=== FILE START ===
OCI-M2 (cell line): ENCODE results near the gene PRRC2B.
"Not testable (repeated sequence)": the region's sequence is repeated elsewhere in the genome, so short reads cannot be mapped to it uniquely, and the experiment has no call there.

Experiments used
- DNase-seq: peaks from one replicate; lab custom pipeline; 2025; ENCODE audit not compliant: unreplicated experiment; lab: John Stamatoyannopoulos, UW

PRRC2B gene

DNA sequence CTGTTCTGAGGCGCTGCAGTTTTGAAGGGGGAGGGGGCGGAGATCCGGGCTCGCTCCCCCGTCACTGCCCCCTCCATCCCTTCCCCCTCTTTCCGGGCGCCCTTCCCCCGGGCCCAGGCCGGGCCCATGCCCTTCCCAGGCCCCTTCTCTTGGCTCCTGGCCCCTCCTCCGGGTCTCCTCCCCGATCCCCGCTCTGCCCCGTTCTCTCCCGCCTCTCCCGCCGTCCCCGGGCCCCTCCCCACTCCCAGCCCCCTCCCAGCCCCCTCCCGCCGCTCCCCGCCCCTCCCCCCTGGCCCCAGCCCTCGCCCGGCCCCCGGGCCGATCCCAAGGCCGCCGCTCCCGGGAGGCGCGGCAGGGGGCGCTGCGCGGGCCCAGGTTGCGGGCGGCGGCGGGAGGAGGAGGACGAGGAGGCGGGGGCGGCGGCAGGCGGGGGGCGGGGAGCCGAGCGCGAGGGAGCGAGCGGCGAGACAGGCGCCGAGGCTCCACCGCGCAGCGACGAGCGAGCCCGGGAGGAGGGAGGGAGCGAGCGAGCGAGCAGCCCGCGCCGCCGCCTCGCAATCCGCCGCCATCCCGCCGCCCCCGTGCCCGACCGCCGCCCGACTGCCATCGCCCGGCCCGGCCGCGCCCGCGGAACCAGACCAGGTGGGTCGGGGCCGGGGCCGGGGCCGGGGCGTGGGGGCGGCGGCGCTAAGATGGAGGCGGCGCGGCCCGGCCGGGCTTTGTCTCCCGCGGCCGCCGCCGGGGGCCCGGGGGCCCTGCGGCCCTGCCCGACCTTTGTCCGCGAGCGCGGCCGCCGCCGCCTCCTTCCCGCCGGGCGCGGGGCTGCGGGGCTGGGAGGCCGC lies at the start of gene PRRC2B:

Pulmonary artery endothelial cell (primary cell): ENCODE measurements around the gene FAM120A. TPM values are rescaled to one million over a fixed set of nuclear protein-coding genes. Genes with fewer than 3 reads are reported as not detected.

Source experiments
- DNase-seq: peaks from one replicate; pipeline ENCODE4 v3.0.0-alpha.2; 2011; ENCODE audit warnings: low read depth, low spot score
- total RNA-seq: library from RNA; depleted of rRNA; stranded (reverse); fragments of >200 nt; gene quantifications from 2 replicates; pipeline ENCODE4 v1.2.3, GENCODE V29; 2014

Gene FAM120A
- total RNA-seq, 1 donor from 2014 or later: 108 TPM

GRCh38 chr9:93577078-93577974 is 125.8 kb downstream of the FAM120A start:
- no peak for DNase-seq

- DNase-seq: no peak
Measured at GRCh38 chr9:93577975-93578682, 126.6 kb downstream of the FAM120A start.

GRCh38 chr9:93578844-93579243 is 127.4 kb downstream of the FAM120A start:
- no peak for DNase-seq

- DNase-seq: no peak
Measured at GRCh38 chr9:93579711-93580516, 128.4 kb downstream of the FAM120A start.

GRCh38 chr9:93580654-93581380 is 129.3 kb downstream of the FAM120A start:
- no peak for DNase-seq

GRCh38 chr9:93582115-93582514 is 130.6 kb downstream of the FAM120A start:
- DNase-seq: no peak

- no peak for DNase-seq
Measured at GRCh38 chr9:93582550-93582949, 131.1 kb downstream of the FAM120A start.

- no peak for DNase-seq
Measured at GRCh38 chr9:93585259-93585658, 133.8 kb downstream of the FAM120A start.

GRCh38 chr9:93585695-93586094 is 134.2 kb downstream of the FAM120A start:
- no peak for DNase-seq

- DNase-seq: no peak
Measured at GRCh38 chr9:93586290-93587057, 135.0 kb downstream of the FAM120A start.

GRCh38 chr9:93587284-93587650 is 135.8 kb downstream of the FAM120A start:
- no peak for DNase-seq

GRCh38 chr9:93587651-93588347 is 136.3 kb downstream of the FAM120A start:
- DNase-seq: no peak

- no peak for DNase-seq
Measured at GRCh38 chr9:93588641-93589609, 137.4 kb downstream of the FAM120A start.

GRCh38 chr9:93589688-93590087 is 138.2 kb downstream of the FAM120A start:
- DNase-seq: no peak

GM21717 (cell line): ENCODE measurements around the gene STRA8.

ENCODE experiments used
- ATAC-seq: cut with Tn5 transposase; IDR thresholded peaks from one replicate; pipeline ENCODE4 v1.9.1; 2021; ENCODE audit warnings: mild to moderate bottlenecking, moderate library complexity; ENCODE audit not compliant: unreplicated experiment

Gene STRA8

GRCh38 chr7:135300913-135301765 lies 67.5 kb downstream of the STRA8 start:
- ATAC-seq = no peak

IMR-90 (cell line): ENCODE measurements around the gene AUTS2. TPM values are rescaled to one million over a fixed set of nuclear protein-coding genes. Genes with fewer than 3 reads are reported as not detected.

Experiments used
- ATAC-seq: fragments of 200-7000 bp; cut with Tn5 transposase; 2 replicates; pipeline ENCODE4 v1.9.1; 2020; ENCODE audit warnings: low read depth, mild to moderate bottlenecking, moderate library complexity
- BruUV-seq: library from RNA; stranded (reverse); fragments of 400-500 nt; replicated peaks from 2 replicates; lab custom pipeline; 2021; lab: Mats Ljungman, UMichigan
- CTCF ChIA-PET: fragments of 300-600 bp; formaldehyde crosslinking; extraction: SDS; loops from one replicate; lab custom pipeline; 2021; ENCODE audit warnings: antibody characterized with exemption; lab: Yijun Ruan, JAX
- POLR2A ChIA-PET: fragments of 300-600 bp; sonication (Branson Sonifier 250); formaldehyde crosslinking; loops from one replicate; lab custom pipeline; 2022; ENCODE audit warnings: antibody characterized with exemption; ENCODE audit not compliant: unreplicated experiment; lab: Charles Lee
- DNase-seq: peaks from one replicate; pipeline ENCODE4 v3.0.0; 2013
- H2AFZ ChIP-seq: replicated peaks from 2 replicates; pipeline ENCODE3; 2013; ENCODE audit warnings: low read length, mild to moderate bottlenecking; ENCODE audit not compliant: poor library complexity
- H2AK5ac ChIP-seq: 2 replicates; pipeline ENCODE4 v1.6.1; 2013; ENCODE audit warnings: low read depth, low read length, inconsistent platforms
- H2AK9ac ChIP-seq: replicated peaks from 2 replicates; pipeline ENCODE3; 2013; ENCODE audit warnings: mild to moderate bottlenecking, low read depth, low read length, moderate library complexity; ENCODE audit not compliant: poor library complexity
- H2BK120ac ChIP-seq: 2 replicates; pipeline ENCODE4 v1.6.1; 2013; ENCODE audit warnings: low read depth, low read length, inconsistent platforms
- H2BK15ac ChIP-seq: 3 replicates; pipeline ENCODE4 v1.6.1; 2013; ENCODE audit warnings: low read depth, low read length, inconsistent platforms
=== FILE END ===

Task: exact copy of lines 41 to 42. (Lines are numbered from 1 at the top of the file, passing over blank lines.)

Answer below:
GM21717 (cell line): ENCODE measurements around the gene STRA8.

ENCODE experiments used